Watford appoint Claudio Ranieri as their new manager

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Last Updated on 5 Oct 2021 6:28 pm (UK Time)

Watford has appointed Claudio Ranieri as their new head coach on a two-year contract after sacking Xisco Munoz.

The Italian, who guided Leicester City to the Premier League title in 2016, left his role as Sampdoria manager at the end of last season.

The 69-year-old replaces Xisco Muñoz, who was sacked after the 1-0 defeat by Leeds at the weekend, leaving the club 15th in the Premier League with two wins from seven games.

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Watford will be Ranieri’s fourth Premier League club. He has rejected approaches from several Italian clubs in the last few weeks, having left Sampdoria at the end of last season, and arrives at Watford with the team on seven points from their opening seven fixtures under Muñoz. The Spaniard became the sixth permanent appointment to leave the club since the summer of 2017 despite leading Watford to promotion five months ago.

Watford said in a statement: “Watford are delighted to confirm the appointment of Claudio Ranieri as the club’s new head coach, on a two-year contract. The Italian arrives at Vicarage Road boasting a wealth of experience in charge of some of Europe’s biggest clubs, with Premier League, Coppa Italia and Copa del Rey titles among his managerial highlights.”

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Ranieri is Watford’s 13th different permanent boss since the Pozzo family completed their takeover of Watford in 2012.

Ranieri, whose first game in charge of being at home against Liverpool after the international break, will be joined at Watford by assistant coaches Paolo Benetti and Carlo Cornacchia and fitness coach Carlo Spignoli

Ranieri last worked in England during the 2018-19 season, when he took over at Fulham in November but won only three of his 17 games before being sacked after just 106 days in charge and replaced by Scott Parker.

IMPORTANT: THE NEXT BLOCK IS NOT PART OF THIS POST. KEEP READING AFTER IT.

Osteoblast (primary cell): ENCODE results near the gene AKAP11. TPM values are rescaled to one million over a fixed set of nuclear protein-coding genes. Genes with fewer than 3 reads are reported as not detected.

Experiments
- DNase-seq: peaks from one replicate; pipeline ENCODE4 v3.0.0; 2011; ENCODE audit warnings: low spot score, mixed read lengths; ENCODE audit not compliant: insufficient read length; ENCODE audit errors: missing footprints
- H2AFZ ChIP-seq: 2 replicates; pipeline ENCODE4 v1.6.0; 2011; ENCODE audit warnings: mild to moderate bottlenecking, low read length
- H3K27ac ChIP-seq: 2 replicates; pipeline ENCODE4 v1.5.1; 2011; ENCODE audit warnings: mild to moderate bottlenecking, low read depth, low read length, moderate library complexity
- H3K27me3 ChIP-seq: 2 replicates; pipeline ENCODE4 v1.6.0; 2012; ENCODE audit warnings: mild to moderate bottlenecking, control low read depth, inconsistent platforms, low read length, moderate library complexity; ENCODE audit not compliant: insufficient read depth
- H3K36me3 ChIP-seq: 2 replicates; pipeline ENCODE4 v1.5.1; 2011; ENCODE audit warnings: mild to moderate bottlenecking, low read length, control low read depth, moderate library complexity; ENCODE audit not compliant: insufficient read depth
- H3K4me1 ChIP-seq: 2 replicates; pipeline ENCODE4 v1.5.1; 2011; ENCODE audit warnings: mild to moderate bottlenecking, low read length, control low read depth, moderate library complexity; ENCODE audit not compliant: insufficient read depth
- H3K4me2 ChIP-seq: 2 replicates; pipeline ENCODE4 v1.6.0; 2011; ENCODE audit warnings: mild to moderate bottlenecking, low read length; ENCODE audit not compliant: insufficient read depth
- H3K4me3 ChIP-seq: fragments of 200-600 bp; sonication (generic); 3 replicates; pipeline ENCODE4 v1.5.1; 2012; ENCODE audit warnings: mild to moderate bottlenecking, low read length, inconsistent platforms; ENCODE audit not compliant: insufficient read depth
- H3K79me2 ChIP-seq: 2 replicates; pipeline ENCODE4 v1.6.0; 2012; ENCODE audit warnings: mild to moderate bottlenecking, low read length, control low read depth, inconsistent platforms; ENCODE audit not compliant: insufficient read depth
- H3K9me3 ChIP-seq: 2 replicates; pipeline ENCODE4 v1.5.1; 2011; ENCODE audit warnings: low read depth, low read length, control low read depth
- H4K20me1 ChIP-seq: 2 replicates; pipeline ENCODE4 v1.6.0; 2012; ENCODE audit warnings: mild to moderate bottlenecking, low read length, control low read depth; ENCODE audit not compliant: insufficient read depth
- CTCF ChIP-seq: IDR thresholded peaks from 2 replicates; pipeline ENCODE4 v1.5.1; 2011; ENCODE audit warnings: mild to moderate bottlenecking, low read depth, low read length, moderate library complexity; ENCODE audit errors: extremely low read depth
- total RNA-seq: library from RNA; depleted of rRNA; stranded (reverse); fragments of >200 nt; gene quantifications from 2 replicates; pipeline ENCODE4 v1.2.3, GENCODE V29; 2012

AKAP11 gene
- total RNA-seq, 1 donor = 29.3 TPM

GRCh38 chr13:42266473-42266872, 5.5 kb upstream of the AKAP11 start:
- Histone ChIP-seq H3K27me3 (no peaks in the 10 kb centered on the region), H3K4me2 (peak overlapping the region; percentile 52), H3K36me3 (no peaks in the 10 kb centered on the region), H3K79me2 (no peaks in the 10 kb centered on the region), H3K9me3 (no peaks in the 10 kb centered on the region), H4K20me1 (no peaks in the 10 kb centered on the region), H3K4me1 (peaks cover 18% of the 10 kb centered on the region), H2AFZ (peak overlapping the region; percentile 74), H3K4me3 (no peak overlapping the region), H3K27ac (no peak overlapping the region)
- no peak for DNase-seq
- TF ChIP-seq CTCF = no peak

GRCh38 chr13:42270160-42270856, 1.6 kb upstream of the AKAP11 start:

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His previous spell at Leicester was far more successful, famously leading them to the Premier League title in 2015-16 before being shown the door the following season with the club one point above the relegation zone.

Ranieri also managed Chelsea to second place in his first post in England between 2000 and 2004.

Munoz issued his own statement via Twitter after leaving Vicarage Road, saying: “It’s been a wonderful journey and it concluded in a way that I neither expected nor wished for.

“I’m grateful and I will only remember all the good things I have experienced.

“It’s a sad day for me and my family because it marks the end of a period at a club and in a city where we have felt at home.

“I’ve got nothing but words of gratitude for the club that gave me the opportunity to start my first adventure in this exciting country.

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“My heartfelt thanks to the players to put blind faith and believing in me and my staff from the first moment so that together we could achieve the dream of promotion to the Premier League.

“And many thanks to all the members of the club who don’t appear on the photos, because they are essential for the proper functioning of this team. You made my life so much easier.

“Finally, I would like to make a special shout out to the fans. It’s only been a year, but I will never forget its intensity and the treatment you have always given me over the year. I will always be a Watford FC fan.”

Personally, I am quite surprised by the sacking of Munoz. The Spaniard took over 10 months ago and led Watford to second place in the Championship last season meaning automatic promotion to the Premier League.

The Hornets have only won 2 Premier League games against Aston Villa and Crystal Palace, however, their 7 points put them above the likes of Norwich, Burnley, Newcastle, Southampton and Leeds. If I had to put money on the first sacking of the season I would have gone for Norwich’s Daniel Farke who has only achieved 1 point in a draw against Burnley since returning to the Premier League.

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I now think that unless Steve Bruce can turn Newcastle’s fortunes around quickly he will be the next managerial casualty.

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